This interesting piece from Luke Plant went by on Planet Python this morning, and really helped me in understanding many of the complaints I see about Django's Class Based Views. That problem seems to be that when CBVs were introduced, they were brought in as a replacement for the earlier procedural Function Based Views, rather than as a lower level supplemental API that covered an additional set of use cases that weren't being adequately served by the previous approach (I only started using Django with 1.3, so it's taken me a while to come up to speed on this aspect of the framework's history).
The key point in Luke's article that I agree with is that deprecating FBVs in favour of CBVs and saying the latter is always the superior solution is a mistake. The part I disagree with is that saying this also means that introducing the CBV concept itself was a mistake. CBVs may have been oversold as the "one true way" to do Django views, but "There's one - and preferably only one - obvious way to do it" is not meant to apply at the level of programming paradigms. Yes, it's a design principle that's part of the Zen of Python, and it's a good philosophy to help reduce needless API complication, but when it comes to the complexities of real world programming, you need flexibility in your modelling tools, or you end up fighting the limitations of your tools instead of being able to clearly express your intent.
Procedural programming, functional programming, object-oriented programming, pipeline-based programming etc - they're all different ways to approach a problem space, and Python is deliberately designed to support all of them.
It helps to know a bit of programming history and the origins of OOP in the context of this discussion, as Django's FBVs are very similar to implementations of OOP in C and other languages with no native OOP support: you have an object (the HTTP request) and a whole lot of functions that accept that object as their first argument.
Thus, when you don't use CBVs at all, what you're really doing is bypassing Python's native OO support in favour of a truckload of what are effectively methods on request objects (just written in a procedural style). If you want to pass state around you either store it on the request, you store it in global state (which includes your cache and main datastore) or you pass it explicitly as function arguments (which means you have to daisy chain it to anyone else that needs it). If you use classes instead, then you get an additional mechanism that you can use to affect behaviour for a subset of your views. For example, I recently restricted write access to the PulpDist REST API to site admins, when it had previously been open to all logged in users. I could do that in one place and be confident it affected the entire API because every REST view in PulpDist inherits from a common base class. Since that base class now enforces the new access restrictions, the entire API obeys the rules even though I only changed one class.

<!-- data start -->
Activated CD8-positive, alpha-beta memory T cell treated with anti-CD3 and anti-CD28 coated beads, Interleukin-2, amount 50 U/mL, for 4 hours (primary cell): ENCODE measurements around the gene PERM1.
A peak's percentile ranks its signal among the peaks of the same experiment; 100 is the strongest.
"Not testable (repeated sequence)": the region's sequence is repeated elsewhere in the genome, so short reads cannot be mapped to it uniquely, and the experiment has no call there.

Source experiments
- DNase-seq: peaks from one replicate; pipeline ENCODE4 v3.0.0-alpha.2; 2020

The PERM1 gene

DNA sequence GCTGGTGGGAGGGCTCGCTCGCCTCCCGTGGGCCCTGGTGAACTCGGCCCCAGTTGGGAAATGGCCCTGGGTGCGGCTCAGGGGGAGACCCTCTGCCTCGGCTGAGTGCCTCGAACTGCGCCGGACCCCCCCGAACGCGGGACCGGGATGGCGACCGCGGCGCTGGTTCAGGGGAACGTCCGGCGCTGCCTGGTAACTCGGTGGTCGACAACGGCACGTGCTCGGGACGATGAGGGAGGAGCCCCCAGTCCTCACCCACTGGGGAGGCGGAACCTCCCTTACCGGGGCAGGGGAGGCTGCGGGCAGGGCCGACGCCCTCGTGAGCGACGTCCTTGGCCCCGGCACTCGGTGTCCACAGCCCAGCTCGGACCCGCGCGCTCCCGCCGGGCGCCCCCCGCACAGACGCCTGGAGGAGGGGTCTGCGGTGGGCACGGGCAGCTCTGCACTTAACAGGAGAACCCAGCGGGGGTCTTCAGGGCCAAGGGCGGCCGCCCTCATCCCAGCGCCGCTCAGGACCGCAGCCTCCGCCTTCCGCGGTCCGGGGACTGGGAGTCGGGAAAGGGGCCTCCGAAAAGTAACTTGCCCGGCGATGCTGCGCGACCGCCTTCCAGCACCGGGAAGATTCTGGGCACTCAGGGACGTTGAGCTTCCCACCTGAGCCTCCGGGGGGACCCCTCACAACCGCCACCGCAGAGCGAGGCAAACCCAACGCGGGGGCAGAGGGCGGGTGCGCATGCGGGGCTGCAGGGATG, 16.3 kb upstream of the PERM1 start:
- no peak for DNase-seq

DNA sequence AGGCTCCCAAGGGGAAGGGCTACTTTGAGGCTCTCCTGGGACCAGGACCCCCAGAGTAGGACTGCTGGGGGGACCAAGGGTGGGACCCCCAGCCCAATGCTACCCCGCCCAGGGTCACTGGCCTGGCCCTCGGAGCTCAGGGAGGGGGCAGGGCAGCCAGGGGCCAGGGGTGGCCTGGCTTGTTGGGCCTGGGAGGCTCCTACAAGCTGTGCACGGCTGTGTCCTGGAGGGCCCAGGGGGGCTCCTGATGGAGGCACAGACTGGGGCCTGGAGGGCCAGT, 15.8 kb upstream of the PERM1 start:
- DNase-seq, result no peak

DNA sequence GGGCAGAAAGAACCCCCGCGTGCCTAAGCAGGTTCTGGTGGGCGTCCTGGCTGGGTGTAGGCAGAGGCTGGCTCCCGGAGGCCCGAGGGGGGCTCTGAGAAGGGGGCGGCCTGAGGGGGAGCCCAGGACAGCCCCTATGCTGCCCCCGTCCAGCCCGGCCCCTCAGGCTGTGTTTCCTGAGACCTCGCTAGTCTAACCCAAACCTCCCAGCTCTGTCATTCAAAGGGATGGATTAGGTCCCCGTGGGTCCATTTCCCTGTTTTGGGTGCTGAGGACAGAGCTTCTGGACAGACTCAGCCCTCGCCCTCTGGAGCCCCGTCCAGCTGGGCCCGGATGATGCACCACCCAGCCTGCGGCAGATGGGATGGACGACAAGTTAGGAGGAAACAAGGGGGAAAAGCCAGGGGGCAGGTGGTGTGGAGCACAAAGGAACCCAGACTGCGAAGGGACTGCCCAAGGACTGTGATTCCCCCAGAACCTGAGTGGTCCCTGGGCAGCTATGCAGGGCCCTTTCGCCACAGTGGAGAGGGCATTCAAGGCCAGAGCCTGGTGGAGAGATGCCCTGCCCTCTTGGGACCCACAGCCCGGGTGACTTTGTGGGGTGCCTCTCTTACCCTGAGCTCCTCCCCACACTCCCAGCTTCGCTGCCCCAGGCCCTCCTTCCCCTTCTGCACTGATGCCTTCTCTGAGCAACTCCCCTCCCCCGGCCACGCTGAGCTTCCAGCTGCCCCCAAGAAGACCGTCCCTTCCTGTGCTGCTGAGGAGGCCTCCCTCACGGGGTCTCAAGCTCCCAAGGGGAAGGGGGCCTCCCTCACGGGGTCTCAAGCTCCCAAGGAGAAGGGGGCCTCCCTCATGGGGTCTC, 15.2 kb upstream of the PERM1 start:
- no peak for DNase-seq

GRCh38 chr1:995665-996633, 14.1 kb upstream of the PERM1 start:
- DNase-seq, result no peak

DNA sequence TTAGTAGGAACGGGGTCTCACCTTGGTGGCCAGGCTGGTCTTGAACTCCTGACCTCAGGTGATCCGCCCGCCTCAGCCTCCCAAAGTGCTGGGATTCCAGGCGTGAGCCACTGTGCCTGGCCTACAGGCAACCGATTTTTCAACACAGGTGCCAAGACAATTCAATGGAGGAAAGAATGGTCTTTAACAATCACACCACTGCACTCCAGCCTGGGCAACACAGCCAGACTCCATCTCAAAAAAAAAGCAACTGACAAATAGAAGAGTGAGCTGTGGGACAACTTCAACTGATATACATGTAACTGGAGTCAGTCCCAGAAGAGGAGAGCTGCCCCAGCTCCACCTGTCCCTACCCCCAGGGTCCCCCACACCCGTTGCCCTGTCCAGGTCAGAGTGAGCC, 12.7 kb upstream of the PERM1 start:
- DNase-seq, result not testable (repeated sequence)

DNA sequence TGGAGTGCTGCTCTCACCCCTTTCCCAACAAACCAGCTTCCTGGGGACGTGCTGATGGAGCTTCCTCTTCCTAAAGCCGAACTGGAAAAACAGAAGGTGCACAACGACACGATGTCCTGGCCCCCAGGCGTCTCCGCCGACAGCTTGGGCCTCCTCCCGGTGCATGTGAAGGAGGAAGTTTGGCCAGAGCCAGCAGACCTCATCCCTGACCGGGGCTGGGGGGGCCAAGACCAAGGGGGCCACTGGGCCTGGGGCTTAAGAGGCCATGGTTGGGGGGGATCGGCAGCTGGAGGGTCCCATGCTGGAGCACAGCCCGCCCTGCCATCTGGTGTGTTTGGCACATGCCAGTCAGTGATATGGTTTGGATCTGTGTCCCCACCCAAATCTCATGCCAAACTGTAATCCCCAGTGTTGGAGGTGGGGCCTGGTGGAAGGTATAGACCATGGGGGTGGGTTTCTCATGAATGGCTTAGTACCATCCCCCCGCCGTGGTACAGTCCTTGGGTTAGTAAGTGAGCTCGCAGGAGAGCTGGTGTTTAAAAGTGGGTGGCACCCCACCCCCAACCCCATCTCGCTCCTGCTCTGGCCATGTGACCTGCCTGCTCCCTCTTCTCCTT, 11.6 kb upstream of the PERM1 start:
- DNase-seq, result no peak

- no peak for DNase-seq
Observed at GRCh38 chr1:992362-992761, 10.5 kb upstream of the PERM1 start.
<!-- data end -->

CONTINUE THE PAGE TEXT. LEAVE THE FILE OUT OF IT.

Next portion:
Where Luke is absolutely right, though, is that switching from a procedural approach to an object-oriented one comes with a cost, mostly in the form of non-local effects and non-obvious flow control. If you look at Python's standard library, a rather common model to alleviate this problem is the idea of providing an implementation class, which you can choose to use directly, as well as a set of module level convenience functions. Much of the time, using the convenience functions is a better choice, since they're designed to be simple and clean solutions to common tasks. However, if you need to start tweaking, then being able to either instantiate or subclass the existing backend implementation directly lets you get a lot further before you have to resort to the brute force copy-paste-edit approach to code reuse.
But please, don't confuse "Django's Generic View implementation is overly complicated and FBVs should be retained as an officially blessed and supported convenience API" with "CBVs are a bad idea". Making the latter claim is really saying "OOP is a bad idea", which is not a supportable assertion (unless you want to argue with decades of CS and software engineering experience). While the weaker claim that "An OOP implementation is often best presented to the API user behind a procedural facade" is less exciting, it has the virtue of being more universally true. Procedural APIs often are simpler and generally introduce less coupling between components. The trick with exposing an OOP layer as well is that it increases the options for your users, as they can now: